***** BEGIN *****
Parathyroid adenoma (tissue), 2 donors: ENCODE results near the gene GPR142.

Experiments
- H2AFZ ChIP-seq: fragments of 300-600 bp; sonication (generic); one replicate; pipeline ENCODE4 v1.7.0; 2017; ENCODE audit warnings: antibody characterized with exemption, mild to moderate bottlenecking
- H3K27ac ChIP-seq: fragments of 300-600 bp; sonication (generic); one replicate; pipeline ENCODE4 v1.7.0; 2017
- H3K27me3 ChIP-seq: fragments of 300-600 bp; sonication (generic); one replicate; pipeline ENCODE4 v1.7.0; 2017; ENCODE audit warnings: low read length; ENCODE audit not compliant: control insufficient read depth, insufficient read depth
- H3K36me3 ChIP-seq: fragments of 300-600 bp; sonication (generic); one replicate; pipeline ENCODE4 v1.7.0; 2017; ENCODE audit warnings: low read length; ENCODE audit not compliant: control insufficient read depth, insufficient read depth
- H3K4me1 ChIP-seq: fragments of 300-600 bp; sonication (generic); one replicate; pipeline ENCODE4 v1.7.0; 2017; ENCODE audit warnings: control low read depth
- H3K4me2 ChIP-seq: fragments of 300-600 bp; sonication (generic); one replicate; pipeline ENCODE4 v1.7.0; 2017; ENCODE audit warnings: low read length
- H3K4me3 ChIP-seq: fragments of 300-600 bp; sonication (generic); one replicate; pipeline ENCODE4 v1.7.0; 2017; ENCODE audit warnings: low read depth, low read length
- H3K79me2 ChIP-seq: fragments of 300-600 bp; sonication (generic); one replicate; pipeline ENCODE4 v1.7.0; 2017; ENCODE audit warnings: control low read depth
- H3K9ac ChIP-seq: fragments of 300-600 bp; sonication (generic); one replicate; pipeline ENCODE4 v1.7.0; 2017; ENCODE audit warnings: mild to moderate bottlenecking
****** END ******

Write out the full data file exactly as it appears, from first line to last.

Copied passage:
Parathyroid adenoma (tissue), 2 donors: ENCODE results near the gene GPR142.

Experiments
- H2AFZ ChIP-seq: fragments of 300-600 bp; sonication (generic); one replicate; pipeline ENCODE4 v1.7.0; 2017; ENCODE audit warnings: antibody characterized with exemption, mild to moderate bottlenecking
- H3K27ac ChIP-seq: fragments of 300-600 bp; sonication (generic); one replicate; pipeline ENCODE4 v1.7.0; 2017
- H3K27me3 ChIP-seq: fragments of 300-600 bp; sonication (generic); one replicate; pipeline ENCODE4 v1.7.0; 2017; ENCODE audit warnings: low read length; ENCODE audit not compliant: control insufficient read depth, insufficient read depth
- H3K36me3 ChIP-seq: fragments of 300-600 bp; sonication (generic); one replicate; pipeline ENCODE4 v1.7.0; 2017; ENCODE audit warnings: low read length; ENCODE audit not compliant: control insufficient read depth, insufficient read depth
- H3K4me1 ChIP-seq: fragments of 300-600 bp; sonication (generic); one replicate; pipeline ENCODE4 v1.7.0; 2017; ENCODE audit warnings: control low read depth
- H3K4me2 ChIP-seq: fragments of 300-600 bp; sonication (generic); one replicate; pipeline ENCODE4 v1.7.0; 2017; ENCODE audit warnings: low read length
- H3K4me3 ChIP-seq: fragments of 300-600 bp; sonication (generic); one replicate; pipeline ENCODE4 v1.7.0; 2017; ENCODE audit warnings: low read depth, low read length
- H3K79me2 ChIP-seq: fragments of 300-600 bp; sonication (generic); one replicate; pipeline ENCODE4 v1.7.0; 2017; ENCODE audit warnings: control low read depth
- H3K9ac ChIP-seq: fragments of 300-600 bp; sonication (generic); one replicate; pipeline ENCODE4 v1.7.0; 2017; ENCODE audit warnings: mild to moderate bottlenecking